I am looking forward to the day we shall be able to drive -fly-drive to Reunion Island from Mauritius…

Frederic LENOIR

Je termine de lire hier soir, le livre de Frederic LENOIR : Le Christ philosophe. Le livre m’a appris pas mal de choses ; peut-être plus important encore le livre m’a permis de confronter ma pensée sur  nombreux de mes certitudes avec les points de vue du philosophe LENOIR. N’est ce pas le propre de la philosophie qui nous emmène à réfléchir sur notre pensée ?

Trois jours après, Je suis toujours en réflexion de la méditation de Frederic LENOIR sur le passage de l’évangile de St Jean : ‘Jésus face à la Samaritaine’.  Les pensées de LENOIR m’interpellent encore car en épilogue à son livre cette méditation tente de résumer la lecture de LENOIR sur le devenir des religions.

Voici un des articles et chroniques de LENOIR :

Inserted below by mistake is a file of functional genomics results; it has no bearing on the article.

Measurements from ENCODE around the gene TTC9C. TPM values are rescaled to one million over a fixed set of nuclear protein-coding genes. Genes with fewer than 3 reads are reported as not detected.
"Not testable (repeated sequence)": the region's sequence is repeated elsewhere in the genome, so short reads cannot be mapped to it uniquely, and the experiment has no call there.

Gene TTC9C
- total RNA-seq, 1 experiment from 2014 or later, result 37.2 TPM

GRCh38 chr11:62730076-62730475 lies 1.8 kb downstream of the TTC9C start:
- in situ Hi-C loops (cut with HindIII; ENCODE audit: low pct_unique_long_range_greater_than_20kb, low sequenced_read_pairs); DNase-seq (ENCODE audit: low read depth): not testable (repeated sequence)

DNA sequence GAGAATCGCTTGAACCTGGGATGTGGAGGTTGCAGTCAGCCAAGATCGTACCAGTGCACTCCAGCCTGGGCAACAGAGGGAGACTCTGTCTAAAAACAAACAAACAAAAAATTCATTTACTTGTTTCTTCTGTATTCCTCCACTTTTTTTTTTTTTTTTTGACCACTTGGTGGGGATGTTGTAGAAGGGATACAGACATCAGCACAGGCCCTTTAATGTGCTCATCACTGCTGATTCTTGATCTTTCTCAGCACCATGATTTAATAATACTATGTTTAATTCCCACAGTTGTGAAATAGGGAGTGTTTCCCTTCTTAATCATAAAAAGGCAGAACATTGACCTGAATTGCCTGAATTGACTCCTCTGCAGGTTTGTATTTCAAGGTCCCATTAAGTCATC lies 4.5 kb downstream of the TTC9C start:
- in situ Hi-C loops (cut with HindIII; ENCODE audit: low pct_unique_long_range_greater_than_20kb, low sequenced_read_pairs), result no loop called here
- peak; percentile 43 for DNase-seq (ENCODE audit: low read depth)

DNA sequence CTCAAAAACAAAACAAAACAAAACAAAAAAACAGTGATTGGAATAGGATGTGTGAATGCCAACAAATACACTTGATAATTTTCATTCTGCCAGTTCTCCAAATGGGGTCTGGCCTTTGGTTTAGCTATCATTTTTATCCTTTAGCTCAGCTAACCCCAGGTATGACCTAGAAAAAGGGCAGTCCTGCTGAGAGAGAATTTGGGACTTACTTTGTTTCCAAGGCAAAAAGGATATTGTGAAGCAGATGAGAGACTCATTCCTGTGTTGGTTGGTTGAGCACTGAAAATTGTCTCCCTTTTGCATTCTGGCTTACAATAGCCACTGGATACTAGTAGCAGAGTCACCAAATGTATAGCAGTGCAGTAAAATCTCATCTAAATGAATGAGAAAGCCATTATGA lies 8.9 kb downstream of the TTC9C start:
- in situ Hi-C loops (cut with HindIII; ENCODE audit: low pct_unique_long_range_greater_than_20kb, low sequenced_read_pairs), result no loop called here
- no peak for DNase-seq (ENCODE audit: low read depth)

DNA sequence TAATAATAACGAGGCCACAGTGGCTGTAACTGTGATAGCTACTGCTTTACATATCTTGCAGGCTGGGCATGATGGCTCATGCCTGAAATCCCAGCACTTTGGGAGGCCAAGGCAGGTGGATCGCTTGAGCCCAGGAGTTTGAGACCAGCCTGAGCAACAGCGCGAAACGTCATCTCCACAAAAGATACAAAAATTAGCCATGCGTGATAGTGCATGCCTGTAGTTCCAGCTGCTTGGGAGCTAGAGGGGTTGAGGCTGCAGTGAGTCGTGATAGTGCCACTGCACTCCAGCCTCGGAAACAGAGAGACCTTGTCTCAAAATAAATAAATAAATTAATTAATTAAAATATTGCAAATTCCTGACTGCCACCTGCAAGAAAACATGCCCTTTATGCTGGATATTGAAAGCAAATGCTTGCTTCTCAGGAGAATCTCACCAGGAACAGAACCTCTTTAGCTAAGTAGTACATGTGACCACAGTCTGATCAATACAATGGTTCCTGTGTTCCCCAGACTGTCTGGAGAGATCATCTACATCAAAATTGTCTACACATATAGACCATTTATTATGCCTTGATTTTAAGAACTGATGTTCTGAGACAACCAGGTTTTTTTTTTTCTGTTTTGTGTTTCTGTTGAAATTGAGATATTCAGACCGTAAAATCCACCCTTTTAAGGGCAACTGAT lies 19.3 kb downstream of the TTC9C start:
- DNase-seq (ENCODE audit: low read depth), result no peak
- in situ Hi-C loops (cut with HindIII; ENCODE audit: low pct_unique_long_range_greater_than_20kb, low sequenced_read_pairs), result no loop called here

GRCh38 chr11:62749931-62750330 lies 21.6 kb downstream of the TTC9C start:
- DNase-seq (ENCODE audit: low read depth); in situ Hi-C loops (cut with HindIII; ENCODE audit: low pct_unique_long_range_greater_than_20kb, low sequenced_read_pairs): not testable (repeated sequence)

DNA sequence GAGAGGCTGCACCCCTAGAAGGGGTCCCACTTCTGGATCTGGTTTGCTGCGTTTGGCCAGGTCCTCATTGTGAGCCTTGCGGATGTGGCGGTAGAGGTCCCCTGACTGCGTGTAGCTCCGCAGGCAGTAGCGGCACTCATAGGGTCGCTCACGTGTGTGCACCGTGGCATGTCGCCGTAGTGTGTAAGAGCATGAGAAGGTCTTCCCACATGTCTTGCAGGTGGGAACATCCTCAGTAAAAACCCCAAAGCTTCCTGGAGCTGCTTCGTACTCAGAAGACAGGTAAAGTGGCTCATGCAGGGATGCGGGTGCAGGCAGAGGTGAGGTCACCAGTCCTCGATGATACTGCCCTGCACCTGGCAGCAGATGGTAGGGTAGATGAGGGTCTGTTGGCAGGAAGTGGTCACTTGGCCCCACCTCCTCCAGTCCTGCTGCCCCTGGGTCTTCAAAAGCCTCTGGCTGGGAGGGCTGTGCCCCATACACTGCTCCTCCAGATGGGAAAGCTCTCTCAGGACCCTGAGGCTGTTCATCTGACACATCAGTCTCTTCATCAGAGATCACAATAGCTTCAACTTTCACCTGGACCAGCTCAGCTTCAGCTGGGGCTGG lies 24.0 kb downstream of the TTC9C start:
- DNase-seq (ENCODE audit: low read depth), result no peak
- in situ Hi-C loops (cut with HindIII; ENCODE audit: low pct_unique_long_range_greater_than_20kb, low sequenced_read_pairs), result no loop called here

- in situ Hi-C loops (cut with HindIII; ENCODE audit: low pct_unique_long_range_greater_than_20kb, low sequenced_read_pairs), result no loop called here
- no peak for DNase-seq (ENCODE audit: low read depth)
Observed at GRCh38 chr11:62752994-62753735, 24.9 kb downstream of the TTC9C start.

Il faut excommunier Jésus
Le Monde, le 20 mars 2009.

L’Eglise catholique traverse une crise d’une ampleur inédite depuis plusieurs décennies. Cette crise est d’autant plus profonde que sa crédibilité est atteinte dans tous les cercles : chez les non-catholiques, chez les catholiques culturels et chez les fidèles pratiquants. L’Eglise n’est pas victime d’une agression extérieure : les causes de ses maux actuels ne sont pas le fait des “ennemis de la foi” ou des anticléricaux. Deux graves affaires, qui relèvent de la responsabilité de sa hiérarchie, ont brutalement mis au jour ses contradictions : la levée de l’excommunication de quatre évêques intégristes, dont un tenant des propos négationnistes, et l’excommunication, quasi concomitante, par l’archevêque de Recife, d’une mère et d’une équipe médicale ayant pratiqué un avortement sur une fillette âgée de 9 ans enceinte de jumeaux, victime de viols, et dont la vie était en danger.